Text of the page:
MIAMI — Over the last 10 seasons, only one NBA player has been part of more wins than LeBron James.
His name is Tim Duncan.
Their numbers over that decade are incredibly similar. Duncan has appeared in 622 regular-season and playoff victories, James has played in 621. Duncan is shooting 50.2 percent from the field, James is shooting 50 percent. Duncan has won two championships with San Antonio during this 10-season stretch, James has two with Miami.
Plus, when facing each other in the NBA Finals, both has won one, lost one.
Here comes the tiebreaker — a Finals rematch that will have high expectations.
Miami and San Antonio are the league’s last two teams standing for the second consecutive year, their next chapter starting on the Spurs’ home floor Thursday night. The Heat won a wild series last season for their second straight championship, needing a frantic rally to avoid elimination in Game 6 and then riding the strength of a 37-point, 12-rebound effort from James to top the Spurs in Game 7.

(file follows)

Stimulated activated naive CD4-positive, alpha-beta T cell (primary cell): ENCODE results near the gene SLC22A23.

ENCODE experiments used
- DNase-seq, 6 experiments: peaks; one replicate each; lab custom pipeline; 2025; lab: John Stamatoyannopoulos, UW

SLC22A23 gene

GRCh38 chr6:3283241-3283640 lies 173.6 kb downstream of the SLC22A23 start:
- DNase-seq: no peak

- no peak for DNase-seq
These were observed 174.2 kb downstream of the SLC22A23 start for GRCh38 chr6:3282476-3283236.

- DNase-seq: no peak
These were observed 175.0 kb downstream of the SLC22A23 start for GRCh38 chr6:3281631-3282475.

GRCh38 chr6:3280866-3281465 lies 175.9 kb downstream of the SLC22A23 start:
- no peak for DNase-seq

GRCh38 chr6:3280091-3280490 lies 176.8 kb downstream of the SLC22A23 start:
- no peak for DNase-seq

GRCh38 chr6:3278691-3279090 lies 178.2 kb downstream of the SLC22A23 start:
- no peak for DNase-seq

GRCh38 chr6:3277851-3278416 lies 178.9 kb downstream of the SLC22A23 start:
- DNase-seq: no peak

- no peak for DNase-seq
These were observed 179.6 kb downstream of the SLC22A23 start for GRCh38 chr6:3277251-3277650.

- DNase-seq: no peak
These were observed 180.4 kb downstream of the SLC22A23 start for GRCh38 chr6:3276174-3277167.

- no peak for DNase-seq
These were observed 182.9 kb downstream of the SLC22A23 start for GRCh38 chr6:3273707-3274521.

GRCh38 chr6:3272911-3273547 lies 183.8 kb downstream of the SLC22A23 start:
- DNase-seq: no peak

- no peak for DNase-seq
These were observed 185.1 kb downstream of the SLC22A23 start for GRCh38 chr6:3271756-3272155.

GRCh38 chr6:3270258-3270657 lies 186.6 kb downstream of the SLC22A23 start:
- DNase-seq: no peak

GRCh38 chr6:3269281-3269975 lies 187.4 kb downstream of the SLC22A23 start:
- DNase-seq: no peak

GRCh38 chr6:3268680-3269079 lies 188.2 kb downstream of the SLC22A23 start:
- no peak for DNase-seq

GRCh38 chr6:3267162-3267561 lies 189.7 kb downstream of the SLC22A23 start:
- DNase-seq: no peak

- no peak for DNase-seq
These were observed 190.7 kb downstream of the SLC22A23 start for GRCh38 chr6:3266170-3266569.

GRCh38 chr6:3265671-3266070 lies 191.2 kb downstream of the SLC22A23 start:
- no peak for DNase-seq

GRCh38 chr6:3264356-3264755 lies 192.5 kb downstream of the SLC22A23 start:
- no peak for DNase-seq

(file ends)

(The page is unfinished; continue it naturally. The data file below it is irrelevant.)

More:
“I think our guys, they actually grew from the loss last year,” Spurs coach Gregg Popovich said. “I call it fortitude. I think they showed an unbelievable amount of fortitude. If I can compliment my own team humbly, to have that tough loss, especially the Game 6 and not have a pity party and come back this year and get back to the same position, I think that’s fortitude.”
It’s the league’s first Finals rematch since Chicago and Utah played in 1997 and 1998.
The teams have actually played three times since last season’s classic series ended, twice in the regular season, another being a preseason meeting in Miami where the Spurs acknowledged that the pain of losing Game 7 on that floor was still real.
Then again, it’s almost like they wanted to feel that hurt at times. Popovich showed the Spurs clips of Games 6 and 7 early in training camp this season, not so much to open old wounds but rather speed up the healing process.